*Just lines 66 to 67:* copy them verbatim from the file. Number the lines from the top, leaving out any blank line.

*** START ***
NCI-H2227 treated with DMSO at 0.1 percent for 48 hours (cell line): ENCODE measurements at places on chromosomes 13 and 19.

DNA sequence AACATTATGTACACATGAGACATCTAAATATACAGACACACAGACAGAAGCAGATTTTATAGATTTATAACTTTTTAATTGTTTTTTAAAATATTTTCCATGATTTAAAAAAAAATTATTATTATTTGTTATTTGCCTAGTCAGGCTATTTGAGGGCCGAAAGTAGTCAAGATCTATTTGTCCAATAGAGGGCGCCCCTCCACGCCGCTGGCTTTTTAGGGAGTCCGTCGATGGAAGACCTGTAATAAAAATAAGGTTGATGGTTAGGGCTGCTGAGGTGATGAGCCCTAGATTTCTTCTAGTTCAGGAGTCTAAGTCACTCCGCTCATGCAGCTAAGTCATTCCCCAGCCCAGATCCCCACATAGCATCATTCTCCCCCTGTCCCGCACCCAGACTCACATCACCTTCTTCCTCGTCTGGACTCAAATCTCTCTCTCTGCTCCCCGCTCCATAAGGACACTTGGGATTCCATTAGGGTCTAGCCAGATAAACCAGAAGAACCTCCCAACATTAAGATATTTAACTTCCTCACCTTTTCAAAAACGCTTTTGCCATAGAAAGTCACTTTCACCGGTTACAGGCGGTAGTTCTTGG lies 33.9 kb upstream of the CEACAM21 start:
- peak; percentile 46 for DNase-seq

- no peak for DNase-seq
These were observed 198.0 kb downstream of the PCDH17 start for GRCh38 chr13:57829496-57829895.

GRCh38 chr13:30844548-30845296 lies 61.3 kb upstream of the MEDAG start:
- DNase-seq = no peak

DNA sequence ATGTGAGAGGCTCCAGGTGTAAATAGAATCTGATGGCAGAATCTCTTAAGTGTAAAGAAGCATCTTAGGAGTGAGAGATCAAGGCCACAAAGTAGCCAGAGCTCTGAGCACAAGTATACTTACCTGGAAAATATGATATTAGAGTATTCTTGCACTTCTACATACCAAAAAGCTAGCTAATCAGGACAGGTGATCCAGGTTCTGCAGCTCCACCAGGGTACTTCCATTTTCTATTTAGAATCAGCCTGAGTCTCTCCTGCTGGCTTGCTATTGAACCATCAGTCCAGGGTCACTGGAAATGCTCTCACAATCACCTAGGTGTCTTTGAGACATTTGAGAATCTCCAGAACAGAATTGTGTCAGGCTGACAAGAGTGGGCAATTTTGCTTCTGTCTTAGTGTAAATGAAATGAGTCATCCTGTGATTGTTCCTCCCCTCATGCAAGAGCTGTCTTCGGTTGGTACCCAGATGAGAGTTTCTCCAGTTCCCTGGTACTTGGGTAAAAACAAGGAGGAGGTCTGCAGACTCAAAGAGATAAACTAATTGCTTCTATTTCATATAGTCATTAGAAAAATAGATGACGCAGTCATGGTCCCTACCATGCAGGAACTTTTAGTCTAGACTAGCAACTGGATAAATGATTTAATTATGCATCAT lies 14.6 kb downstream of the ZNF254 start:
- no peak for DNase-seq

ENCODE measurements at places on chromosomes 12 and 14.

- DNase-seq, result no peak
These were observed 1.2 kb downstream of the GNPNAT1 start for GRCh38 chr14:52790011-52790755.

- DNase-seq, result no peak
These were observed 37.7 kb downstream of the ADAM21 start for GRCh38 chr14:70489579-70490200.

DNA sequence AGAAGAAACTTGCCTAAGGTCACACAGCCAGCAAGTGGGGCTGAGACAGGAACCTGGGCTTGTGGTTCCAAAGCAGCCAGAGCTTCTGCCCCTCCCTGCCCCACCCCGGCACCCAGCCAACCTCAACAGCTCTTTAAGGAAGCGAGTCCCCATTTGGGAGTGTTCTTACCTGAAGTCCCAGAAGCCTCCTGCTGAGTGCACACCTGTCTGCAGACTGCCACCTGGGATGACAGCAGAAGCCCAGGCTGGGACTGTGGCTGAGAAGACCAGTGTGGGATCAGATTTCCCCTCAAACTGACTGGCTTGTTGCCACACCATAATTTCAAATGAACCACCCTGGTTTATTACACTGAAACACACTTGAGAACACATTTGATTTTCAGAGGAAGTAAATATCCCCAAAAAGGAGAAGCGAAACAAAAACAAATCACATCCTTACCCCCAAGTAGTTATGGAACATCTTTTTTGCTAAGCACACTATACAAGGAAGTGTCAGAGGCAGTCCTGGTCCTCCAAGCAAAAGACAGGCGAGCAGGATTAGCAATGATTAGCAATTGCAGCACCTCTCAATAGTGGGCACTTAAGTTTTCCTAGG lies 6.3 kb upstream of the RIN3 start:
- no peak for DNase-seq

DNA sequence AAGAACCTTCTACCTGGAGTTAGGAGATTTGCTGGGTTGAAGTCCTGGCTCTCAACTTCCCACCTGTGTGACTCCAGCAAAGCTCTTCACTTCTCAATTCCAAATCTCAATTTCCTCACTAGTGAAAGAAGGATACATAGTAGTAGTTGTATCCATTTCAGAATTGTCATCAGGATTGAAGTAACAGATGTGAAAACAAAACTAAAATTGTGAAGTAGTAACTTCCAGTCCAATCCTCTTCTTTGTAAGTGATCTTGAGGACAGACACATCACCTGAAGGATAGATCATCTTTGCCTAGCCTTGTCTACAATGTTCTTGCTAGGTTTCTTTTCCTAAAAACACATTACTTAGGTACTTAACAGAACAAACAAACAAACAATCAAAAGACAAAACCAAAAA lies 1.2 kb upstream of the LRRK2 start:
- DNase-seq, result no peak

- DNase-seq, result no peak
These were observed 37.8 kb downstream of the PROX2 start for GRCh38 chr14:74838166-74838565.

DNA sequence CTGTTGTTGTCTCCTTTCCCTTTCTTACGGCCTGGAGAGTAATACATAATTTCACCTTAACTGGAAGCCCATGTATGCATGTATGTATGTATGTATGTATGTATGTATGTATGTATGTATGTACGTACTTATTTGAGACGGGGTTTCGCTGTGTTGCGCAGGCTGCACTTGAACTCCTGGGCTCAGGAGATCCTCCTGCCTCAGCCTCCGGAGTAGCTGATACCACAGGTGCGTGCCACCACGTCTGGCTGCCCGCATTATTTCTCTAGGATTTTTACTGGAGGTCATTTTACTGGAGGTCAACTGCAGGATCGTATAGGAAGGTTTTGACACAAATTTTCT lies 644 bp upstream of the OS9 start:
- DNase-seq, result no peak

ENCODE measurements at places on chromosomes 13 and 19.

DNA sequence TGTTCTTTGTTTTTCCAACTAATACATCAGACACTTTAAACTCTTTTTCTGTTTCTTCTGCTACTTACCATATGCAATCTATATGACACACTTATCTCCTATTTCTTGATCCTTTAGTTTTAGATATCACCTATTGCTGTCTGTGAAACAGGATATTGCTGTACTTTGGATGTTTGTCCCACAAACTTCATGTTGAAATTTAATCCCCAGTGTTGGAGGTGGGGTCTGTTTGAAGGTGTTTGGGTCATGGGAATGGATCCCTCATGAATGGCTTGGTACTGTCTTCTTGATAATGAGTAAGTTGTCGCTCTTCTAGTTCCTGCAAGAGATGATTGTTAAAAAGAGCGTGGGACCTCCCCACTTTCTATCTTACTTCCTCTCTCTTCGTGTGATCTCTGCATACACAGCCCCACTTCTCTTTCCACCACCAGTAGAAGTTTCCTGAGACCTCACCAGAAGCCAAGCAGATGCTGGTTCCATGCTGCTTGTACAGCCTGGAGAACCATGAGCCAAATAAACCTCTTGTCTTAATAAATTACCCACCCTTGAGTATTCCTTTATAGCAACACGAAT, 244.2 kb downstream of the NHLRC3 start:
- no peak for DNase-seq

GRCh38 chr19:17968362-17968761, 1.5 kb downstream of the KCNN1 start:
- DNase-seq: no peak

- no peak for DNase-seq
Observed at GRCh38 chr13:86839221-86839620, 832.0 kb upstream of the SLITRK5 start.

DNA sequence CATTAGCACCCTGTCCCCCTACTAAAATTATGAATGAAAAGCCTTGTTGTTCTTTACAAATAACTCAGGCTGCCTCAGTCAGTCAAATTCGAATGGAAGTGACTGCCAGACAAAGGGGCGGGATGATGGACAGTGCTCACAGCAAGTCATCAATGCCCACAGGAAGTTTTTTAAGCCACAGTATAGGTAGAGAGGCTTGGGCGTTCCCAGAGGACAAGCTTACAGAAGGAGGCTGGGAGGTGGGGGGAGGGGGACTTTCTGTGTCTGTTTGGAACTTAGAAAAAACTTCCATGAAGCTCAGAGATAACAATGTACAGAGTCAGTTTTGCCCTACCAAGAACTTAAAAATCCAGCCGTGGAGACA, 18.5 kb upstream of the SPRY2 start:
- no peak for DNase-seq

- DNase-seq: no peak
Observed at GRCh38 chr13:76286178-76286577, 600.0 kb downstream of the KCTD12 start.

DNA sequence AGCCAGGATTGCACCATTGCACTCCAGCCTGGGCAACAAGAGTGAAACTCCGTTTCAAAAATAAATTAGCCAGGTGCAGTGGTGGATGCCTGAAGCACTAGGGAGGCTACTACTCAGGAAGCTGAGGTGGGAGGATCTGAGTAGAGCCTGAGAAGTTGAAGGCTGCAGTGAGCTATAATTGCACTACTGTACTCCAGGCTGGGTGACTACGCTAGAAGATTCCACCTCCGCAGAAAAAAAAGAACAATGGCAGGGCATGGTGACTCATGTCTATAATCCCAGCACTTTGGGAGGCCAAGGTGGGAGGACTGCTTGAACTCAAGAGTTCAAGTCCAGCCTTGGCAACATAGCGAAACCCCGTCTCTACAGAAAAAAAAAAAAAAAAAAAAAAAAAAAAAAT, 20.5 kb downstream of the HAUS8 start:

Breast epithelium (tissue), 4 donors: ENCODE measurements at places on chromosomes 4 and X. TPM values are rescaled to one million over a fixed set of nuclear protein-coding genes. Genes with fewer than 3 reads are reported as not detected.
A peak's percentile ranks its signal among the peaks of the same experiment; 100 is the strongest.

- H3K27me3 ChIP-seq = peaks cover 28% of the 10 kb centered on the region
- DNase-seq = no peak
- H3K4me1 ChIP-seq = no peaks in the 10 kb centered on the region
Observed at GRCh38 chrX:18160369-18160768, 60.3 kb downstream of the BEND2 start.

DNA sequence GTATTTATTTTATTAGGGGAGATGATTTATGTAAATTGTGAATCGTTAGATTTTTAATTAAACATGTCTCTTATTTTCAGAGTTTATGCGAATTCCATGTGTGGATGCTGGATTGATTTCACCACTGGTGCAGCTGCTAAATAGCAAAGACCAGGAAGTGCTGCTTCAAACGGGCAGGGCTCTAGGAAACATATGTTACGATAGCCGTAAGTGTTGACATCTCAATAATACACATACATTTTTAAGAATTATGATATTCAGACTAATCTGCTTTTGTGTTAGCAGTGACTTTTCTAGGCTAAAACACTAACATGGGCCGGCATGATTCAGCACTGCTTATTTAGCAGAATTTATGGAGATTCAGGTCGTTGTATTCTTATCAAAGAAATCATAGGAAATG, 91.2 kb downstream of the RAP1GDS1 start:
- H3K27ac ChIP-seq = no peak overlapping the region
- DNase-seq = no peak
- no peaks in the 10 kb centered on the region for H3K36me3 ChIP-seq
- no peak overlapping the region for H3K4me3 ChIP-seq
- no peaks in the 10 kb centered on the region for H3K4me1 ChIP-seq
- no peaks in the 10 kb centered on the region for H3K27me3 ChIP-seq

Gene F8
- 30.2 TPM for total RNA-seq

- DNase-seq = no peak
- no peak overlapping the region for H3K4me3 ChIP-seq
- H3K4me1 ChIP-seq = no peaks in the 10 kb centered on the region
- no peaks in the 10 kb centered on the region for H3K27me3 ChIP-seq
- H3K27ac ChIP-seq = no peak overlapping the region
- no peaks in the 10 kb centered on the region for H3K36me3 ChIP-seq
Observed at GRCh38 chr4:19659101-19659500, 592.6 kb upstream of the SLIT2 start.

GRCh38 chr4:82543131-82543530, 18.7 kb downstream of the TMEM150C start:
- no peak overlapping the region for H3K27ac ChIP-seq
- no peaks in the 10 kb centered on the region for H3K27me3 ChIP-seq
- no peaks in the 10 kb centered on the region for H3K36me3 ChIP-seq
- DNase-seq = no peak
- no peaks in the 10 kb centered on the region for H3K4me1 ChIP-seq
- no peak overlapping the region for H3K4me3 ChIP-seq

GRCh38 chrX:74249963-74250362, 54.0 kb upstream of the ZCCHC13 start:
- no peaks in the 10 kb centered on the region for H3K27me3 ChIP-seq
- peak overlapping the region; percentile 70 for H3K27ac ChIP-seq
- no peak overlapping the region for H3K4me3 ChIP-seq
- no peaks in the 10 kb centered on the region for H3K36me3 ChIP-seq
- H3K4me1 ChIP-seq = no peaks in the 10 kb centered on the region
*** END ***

- peak overlapping the region; percentile 70 for H3K27ac ChIP-seq
- no peak overlapping the region for H3K4me3 ChIP-seq